It was time to see the neurologist. Maybe it was on my face or maybe I put on a façade of composure but I was wrecked with anxiety. The nurse measured her head, took her height and took her weight. I was keeping track of all three on my phone and I knew this was not good. She had plateaued. My façade was gone. Tears had already filled me eyes as I met the neurologist for the first time. She gently looked over Elsa. The good news was no seizure activity. This was my small light in the darkness. The bad news, she wanted us to stay and be admitted to inpatient for further testing. Even though this was not what I had planned, it would become a blessing. It’s funny how a moment entrenches us and not long after it becomes a glimmer of hope.

Tears came quickly for half an hour as she explained Elsa was lethargic, plateaued in her weight and head circumference, needed an MRI, and additional blood work. I knew Elsa was sleepy. We lived 6 weeks of her small life feeding her around the clock. We worked endlessly to keep her awake and stimulated. I felt like my ability to mother my child was taken from my hands. My attempts had failed and I didn’t know how to fix it.

The next statement she said gripped my heart even more. I knew it to be true but I wanted something else. “I want to do a FISH blood test specific for prader-willi syndrome.” This is a fluorescent in-suto hybridization that detects errors in the genome by deletion. She also wanted to test for imprinting errors. If you haven’t read my previous blog posts, I had suspected prader-willi day 1. My physical therapy training had me over thinking everything, this included. My gut was right if the neurologist suspected it as well. Clinically I could see all the signs and physical manifestations of prader-willi, but deep down I just wanted to see my daughter. I didn’t want to see Elsa just as a clinical presentation.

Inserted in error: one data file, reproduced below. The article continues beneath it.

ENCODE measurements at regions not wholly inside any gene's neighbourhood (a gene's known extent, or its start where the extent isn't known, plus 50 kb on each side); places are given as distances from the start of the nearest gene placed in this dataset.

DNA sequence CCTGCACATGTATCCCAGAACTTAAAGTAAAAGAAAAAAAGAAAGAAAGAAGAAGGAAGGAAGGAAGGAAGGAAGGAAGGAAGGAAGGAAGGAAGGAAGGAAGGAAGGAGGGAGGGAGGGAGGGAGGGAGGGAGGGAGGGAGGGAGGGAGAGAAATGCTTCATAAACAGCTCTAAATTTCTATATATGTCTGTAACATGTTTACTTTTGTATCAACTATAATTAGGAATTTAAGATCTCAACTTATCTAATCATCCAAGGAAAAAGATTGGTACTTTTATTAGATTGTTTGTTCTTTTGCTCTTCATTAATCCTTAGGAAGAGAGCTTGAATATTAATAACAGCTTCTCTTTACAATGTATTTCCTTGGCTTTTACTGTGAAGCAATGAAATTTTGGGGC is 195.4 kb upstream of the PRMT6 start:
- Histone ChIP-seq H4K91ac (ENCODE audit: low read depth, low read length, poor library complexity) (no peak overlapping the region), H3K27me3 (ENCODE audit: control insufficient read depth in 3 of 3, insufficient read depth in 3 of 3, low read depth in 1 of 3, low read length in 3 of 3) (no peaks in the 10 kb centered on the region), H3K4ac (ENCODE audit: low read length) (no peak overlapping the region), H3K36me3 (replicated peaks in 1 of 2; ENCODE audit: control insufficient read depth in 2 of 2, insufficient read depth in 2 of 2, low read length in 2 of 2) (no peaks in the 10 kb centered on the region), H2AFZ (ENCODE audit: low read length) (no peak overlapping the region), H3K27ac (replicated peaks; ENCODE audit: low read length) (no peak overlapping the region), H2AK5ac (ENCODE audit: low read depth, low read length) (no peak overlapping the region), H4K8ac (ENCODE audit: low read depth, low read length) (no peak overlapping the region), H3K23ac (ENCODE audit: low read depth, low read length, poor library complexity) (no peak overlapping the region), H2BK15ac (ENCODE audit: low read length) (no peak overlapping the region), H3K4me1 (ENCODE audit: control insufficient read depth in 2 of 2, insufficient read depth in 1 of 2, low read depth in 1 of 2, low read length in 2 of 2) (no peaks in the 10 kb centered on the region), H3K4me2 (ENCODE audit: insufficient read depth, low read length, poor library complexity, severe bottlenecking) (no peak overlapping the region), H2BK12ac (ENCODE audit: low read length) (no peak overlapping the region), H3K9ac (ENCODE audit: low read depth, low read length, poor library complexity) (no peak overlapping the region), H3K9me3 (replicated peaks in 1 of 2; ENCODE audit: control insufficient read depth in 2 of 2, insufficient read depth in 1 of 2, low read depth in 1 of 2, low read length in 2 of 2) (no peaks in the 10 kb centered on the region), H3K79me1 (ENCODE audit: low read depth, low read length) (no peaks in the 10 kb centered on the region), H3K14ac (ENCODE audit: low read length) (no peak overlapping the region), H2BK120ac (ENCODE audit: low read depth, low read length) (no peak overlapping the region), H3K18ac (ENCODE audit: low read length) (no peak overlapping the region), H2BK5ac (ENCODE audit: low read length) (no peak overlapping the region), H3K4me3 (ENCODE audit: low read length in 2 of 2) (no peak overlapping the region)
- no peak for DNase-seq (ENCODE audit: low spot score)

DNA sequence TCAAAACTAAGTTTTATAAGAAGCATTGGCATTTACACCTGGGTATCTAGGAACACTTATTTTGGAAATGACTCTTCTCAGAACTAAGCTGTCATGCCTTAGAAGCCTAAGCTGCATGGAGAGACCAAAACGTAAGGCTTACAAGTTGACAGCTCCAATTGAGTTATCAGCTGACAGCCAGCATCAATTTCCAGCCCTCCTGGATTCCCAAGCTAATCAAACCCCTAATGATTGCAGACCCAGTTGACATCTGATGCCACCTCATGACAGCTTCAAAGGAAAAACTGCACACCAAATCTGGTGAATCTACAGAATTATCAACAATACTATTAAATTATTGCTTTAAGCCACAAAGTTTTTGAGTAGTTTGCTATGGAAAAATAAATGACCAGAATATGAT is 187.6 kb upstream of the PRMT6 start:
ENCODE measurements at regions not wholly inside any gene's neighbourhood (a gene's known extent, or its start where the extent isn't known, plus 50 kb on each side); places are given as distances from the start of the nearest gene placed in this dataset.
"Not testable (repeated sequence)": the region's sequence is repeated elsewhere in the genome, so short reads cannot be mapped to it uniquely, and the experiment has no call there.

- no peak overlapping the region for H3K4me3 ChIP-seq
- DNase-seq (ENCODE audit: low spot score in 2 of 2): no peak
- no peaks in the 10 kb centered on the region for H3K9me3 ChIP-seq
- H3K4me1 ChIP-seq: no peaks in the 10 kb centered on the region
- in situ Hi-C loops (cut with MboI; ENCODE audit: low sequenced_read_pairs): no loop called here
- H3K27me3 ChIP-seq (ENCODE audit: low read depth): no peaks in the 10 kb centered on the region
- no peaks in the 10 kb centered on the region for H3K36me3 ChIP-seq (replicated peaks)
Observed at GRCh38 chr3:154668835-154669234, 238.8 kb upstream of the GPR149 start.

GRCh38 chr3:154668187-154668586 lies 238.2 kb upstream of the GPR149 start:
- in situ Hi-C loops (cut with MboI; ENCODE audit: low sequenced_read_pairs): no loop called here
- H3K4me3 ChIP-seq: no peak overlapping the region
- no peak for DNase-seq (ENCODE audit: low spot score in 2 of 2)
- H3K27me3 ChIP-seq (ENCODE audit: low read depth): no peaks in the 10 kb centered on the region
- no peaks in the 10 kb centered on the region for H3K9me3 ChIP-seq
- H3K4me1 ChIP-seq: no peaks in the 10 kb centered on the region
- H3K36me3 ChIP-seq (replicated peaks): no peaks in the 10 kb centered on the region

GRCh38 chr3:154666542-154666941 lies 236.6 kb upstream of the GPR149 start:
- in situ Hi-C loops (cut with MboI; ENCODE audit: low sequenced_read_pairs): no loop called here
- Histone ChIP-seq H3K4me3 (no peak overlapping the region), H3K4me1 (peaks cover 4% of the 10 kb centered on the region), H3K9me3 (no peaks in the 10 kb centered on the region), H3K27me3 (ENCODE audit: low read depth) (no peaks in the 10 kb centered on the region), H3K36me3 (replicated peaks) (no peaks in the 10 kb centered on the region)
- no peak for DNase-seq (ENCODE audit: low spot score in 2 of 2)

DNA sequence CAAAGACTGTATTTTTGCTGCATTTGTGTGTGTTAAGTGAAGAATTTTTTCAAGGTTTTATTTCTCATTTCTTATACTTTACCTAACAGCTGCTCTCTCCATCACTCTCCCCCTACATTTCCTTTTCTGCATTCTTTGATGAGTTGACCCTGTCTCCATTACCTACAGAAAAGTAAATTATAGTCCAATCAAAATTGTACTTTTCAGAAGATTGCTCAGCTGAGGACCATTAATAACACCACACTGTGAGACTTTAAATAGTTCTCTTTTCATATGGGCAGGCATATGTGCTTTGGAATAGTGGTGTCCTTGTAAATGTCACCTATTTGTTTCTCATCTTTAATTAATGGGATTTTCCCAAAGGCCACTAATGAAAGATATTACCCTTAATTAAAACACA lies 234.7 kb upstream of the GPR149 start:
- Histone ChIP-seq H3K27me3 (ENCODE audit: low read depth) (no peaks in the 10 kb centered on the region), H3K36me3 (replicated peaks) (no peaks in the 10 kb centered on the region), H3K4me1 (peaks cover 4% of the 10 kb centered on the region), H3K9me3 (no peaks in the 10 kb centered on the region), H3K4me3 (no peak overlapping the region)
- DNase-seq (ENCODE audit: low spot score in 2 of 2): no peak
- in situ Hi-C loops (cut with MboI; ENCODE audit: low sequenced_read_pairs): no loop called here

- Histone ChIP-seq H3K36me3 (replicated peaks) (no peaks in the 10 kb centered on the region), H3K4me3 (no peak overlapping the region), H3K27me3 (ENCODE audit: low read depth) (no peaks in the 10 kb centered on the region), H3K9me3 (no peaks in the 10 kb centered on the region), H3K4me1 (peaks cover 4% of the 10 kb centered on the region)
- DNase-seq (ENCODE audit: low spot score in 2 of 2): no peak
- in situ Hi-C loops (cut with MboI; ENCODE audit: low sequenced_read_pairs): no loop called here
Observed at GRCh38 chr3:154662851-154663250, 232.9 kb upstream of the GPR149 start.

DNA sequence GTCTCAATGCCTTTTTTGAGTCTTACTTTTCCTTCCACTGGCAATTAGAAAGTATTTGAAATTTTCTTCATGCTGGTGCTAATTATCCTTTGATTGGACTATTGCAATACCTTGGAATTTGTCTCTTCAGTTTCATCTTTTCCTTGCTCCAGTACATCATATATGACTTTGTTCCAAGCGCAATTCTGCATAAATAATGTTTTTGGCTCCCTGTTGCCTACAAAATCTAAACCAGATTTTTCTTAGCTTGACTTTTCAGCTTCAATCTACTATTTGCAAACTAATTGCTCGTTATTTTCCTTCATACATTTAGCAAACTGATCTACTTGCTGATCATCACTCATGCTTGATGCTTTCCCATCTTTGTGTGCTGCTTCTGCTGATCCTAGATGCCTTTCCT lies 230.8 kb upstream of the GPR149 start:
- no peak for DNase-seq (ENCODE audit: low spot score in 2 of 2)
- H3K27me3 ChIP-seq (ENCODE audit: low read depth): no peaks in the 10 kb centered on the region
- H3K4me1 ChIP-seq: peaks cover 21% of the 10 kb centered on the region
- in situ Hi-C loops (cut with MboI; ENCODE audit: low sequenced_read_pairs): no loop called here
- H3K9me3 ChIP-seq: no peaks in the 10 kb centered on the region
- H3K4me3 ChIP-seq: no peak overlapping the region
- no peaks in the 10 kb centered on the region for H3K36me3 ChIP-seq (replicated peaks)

One of the longest walks was taken to her hospital room. I was crying through the hallways. Holding Elsa in my arms, two case managers lead me to her room. I’m sure people were staring, but that was not on my mind. Failure was on my mind. Sadness and grief, pain and exhaustion filled my body.

It took hours to get settled into the room as nurses, doctors, and case managers rotated in and out. I hadn’t eaten but a small bite since 11am and it was now evening. I hadn’t stopped crying since we left the neurologist’s office. Once the doctors left for the day I was able to speak more with my husband back in Alaska. He calmed me down. His optimistic words filled my ears and his care for me reminded me to eat, sleep, and look after myself as much as I could. His heart always pointed me back to Jesus too, reminding me to lean on Him. Again I was reminded of a hopefulness that was buried deep in my heart. There would be light again. It might have been buried but it was still there.

God is in the midst of her; she shall not be moved; God will help her when morning dawns. (Ps 46:5)

 

 

 

 

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2 thoughts on “Dark Rooms, Part 1”

  1. Wow Abbie! You are such a good writer and your story is gripping!! I love reading it, but hate the fact that you have had to go through so much pain. I love you.

    Like